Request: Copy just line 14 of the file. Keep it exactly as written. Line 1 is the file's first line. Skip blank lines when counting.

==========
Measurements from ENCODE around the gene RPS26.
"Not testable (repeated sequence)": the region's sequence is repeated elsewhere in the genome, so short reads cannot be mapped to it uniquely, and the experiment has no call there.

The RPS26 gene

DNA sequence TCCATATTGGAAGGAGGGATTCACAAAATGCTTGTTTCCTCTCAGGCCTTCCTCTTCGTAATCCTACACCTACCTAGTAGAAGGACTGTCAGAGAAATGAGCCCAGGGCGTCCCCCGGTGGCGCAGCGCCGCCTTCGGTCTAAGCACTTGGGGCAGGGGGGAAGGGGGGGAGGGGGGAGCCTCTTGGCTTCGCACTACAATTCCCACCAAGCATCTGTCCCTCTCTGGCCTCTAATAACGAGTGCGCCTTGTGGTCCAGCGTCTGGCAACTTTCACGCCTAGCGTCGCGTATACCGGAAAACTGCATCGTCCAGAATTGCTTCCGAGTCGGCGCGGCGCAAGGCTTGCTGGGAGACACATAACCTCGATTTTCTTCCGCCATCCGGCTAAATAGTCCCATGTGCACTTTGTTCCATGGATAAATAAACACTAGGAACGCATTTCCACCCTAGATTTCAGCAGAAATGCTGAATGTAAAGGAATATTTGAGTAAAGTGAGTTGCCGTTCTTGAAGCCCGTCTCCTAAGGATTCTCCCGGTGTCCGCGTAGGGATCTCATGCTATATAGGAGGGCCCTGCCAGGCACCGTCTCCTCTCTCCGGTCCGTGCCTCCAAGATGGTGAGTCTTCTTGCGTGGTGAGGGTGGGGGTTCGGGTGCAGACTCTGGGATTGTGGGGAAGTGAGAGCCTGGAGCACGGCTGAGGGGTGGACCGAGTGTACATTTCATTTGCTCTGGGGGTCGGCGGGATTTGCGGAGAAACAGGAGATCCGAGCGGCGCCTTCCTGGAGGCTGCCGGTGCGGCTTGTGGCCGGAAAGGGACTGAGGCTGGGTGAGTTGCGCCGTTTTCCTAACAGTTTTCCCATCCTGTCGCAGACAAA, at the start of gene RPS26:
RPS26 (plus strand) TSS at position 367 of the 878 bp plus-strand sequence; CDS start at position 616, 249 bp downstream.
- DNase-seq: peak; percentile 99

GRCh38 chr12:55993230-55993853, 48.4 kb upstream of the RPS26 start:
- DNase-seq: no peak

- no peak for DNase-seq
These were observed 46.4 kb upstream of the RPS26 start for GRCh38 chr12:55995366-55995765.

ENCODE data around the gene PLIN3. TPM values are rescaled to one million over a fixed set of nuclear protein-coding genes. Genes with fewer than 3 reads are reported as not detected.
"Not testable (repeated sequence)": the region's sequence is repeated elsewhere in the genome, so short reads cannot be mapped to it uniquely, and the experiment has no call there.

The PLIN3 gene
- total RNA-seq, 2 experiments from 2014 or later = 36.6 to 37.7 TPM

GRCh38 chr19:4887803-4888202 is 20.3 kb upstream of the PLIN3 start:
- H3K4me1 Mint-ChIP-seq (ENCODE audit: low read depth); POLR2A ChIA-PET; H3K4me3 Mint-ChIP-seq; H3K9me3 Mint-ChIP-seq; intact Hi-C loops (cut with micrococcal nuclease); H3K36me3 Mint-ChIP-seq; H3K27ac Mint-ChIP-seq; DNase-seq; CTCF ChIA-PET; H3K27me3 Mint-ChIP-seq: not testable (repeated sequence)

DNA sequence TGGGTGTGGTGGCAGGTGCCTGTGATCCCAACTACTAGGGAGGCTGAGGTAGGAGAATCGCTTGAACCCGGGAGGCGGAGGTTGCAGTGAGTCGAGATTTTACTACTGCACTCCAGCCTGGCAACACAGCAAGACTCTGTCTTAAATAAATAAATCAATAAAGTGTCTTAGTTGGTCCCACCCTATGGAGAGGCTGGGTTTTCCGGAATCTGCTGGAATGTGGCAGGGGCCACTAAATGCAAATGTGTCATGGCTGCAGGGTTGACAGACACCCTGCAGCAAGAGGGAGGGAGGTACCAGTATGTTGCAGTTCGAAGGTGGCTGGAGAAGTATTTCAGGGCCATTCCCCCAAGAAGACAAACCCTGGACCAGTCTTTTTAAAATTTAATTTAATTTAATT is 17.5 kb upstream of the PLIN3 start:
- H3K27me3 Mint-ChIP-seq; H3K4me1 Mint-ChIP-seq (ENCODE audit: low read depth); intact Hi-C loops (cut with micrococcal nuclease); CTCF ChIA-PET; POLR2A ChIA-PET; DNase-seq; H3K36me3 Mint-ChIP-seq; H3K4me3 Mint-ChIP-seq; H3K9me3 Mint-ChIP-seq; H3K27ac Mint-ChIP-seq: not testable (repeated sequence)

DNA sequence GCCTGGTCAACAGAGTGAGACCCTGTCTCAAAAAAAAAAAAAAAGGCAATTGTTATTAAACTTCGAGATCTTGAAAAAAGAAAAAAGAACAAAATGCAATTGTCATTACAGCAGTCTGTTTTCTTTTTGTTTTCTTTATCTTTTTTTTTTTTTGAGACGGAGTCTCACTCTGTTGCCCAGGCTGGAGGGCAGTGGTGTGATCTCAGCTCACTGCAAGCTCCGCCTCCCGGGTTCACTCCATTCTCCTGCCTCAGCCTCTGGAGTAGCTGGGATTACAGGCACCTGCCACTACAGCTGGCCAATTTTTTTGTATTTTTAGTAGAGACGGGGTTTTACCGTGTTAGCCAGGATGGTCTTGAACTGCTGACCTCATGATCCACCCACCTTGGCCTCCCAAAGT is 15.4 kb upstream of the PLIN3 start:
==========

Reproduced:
- total RNA-seq, 2 experiments from 2014 or later = 36.6 to 37.7 TPM